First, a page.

How to Tell the Difference Between a Panic Attack and Heart Attack
Chest Pain & Heart Attack
Aug 23, 2017
Chest pains are scary, but just because you are having chest pains does not necessarily mean they are life threatening. If you have ever asked yourself if the symptoms you are experiencing signal a heart attack or a panic attack, there are some distinct differences in the two you will want to make yourself aware of, for your future peace of mind and to know when you need to see a doctor or go to the emergency room.
Is It a Heart Attack or Panic Attack?
Both may cause you to experience symptoms such as:
- Tightness in your chest
- Palpitations (a noticeably rapid, strong, or irregular heartbeat)
- Shortness of breath
- Nausea and/or vomiting
- Lightheadedness or dizziness
- Hot or cold sweats
- Upper body pain
Because both heart attack and panic attack symptoms can happen suddenly and without warning, and because the symptoms are so similar, it comes as no surprise that many anxious people end up in the emergency room of their local hospital due to a concern about having a heart attack, when what they are actually experiencing is a panic attack.
What Is the Difference Between an Anxiety Attack and a Panic Attack?
When it comes to the differences between a heart attack and a panic attack, you may first need to know the difference between a panic attack and an anxiety attack. Although the two terms are used interchangeably, there are differences here, also.
Simply stated, the differences between a panic attack and an anxiety attack are best described in terms of the intensity of the symptoms and length of time the main symptoms last.
Anxiety Attacks: An anxiety attack generally intensifies over a period of time and is directly related to a pattern of excessive worry about some potential or perceived “danger.” Anxiety attacks tend to be very short lived, and when the stressor goes away, so does the anxiety attack. Symptoms are generally much less intense during an anxiety attack than a panic attack.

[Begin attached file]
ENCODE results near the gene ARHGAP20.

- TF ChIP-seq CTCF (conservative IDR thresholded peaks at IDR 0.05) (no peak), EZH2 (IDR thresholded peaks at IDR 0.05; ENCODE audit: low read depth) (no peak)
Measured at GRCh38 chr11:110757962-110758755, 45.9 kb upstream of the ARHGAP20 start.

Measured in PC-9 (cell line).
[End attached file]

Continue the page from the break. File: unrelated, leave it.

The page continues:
Panic Attacks: When dealing with a panic attack, symptoms are sudden and extremely intense, appearing to arise without a directly associated cause, and without any external or internal cues. Panic attacks are unprovoked and unpredictable, and can take place even when not in a fearful situation, and without harboring fearful thoughts. Symptoms usually peak within 10 minutes and then subside.
The Difference Between Panic Attacks and Heart Attacks
If you are having a hard time telling the difference between the symptoms associated with an anxiety attack, panic attack, and a heart attack, here are some ways to tell the difference:
1. Anxiety attacks produce more symptoms than just those which are similar to a heart attack, such as body-wide sensations.
2. With a heart attack, it is not unusual for a person to lose consciousness. Anxiety attacks usually do not cause the sufferer to pass out.
3. Hyperventilation can occur with either condition, but should go away if you are able to calm down and relax your breathing. Heart attack symptoms generally do not subside quickly and easily, and as the cause is physical, calming thoughts down may reduce some of the symptoms of a heart attack but will not eliminate all of them.
Diagnosing Panic Attacks and Heart Attacks
Most competent doctors and medical professionals can tell the difference between a panic attack, anxiety attack, and a heart attack quite easily, but medical tests are a more definite method of determining whether you are dealing with an anxiety or panic disorder, or a compromised heart muscle. Seek the advice of your physician to determine the best course of action for your situation.
Better Safe Than Sorry
Although treatment including therapy and medication is available for all of these conditions, do not be afraid of requesting tests to determine which condition you are dealing with. With these three medical challenges, the old adage “Better safe than sorry” definitely applies. Complete Care centers offer a full range of treatment options to provide you with essential medical care for any or all of these conditions. Check out our location page for a center near you.